I'm not the biggest fan of going to the theatre and the reason for this is that I miss the magic that it used to give me. I miss how once upon a time, going to the theatre, meant dressing in something that would maybe compliment a pair of heels. The evening would start with a nice meal somewhere and after I would go on to a bar and talk about how beautiful the whole experience was.
I fear I will never again have that feeling. Going to the theatre slowly turned into was how I would finish my day of training, educating myself in companies. Many of the theatres in london may have seen me in a pair of sweatpants carrying my rucksack from a day of dance, sometimes I would only be there in support for a friend, other times I would go as a reminder as to why I was working my nuts off everyday, and then there are those time where you go because you do actually have an interest in it, but find yourself criticising the whole thing.
The Light Princess, what is it? Why does it ring a bell?
I have been rushing around all day (you know those days where you have been 'playing catch up' since the moment you got out of bed). I was running late, walking briskly along south bank, sweating into my denim shirt and craving a nice red wine.
Soon I am sitting in the tight seat of the Lyttleton Theatre, wine in hand looking upon this beautiful curtain displaying what looks like two magical kingdoms and what could be a scary magical separating the two.
I have no idea what to expect. I have heard of this show but I didn't have time to look it up, my friend was also unsure about what we were about to see however he is more familiar with Tori Amos than myself.
I'm not a reviewer and I am certainly not writing to review this spectacle however, I spent the remainder of the evening sitting up like a meerkat.
I was blown away
It was a fairytale on stage. Every little detail, scene, transition was well thought out, every song well articulated. There was narrating, singing, dancing, animation, puppetry, projection and props. There were moments that had the audience 'oooing' and 'ahhhing' laughing out loud and crying (or was that just me). The singing was beautiful, the set was colourful and the accent was british!!! I wasn't sitting in front of some theatre-trained professionals speaking in an accent that isn't theirs.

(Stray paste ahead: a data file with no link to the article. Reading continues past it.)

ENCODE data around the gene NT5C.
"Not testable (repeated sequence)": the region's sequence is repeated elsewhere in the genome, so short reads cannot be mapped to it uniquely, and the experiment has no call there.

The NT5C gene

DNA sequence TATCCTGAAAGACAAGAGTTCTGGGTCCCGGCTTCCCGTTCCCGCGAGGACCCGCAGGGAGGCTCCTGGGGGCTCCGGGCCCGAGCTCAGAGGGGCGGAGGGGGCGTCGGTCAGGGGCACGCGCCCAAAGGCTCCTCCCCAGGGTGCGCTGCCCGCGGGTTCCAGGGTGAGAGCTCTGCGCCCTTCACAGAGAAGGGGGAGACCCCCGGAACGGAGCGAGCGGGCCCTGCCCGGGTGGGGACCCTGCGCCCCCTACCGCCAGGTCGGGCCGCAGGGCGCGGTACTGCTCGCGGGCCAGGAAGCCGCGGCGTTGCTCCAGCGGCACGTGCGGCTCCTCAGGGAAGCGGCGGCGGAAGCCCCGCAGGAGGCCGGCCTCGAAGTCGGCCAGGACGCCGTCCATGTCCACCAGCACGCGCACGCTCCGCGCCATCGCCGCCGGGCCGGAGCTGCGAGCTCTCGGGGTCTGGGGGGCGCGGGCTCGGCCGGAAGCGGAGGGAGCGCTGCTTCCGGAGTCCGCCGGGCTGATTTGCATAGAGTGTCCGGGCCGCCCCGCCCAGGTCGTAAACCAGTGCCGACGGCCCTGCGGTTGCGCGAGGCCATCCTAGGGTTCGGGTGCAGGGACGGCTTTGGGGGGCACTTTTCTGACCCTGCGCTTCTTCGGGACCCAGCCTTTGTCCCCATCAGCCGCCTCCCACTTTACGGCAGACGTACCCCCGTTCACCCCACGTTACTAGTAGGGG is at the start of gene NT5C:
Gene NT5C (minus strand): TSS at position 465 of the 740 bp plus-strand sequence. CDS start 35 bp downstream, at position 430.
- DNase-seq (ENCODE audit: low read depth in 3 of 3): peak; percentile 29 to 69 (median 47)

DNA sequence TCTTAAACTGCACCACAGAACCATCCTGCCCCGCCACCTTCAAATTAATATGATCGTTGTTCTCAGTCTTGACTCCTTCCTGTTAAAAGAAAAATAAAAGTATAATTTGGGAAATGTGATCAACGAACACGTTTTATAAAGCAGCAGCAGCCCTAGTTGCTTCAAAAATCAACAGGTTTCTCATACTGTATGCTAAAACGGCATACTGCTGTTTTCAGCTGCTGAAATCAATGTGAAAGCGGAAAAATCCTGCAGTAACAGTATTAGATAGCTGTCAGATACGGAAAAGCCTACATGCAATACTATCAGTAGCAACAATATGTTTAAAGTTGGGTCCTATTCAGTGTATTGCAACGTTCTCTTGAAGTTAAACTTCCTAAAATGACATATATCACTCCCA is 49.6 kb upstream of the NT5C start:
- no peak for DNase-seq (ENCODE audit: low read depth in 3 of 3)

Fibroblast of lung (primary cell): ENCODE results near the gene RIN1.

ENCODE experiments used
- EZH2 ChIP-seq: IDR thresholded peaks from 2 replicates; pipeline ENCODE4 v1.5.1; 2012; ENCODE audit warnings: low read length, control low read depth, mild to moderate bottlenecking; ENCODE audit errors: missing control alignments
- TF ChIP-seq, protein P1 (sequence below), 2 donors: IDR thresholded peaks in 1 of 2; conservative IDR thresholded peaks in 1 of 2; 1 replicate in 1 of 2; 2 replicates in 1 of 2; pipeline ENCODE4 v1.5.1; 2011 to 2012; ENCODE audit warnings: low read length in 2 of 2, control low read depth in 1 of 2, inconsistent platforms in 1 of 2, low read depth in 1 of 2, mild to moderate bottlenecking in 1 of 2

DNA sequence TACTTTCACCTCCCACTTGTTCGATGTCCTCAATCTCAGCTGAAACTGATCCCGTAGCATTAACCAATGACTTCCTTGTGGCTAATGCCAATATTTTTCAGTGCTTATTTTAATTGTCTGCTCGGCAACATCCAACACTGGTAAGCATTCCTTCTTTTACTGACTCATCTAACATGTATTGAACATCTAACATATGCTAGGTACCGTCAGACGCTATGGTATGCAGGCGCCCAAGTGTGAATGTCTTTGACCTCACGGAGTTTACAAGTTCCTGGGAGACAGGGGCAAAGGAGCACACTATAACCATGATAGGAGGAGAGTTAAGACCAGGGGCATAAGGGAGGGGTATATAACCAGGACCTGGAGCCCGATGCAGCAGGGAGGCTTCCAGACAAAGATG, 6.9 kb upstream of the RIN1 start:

And there was nothing cheesy about it.
I'm not going to say it was perfect as nothing is. But any little flaws that I or the person who sat next to me could point out are not even worth mentioning... I loved every single second and I'm already looking for the next free date in my diary to see it again.
I read a review from the Financial Times saying that there were a lot of issues that were apparent in the story giving it baggage stating that the show 'sores - but struggles, too, beneath its baggage', but it's a fairytale! That's what they do... they bring these issues to our attention! They bring you up they pull you down, they get you high only to make you cry, while laughing. Then leave you feeling exhausted, shocked and well entertained. Have you never seen a Disney film mr financial times reviewer? They're FULL of issues but the music is well written, and there is something for everybody in there. You wanna write to Walt Disney and tell him that Rapunzel is clearly highlighting child abuse or that Pocahontas has a whole bag of issues that I won't even begin to get into?
We are all entitled to our own opinion and mine is, go and see it. Maybe I'm biased as I have a lot that I can relate within this fairytale but 'The Light Princess' bought theatre back to life for me, I've seen a variety of shows in many settings in different countries, I tour the world and perform in the west end, but this...
...I felt like I was a kid again watching 'The Little Mermaid' or 'The Jungle Book' or 'The Lion King' (pick your film) for the first time and I walked out of the theatre on a total high.
booking until jan 9 2014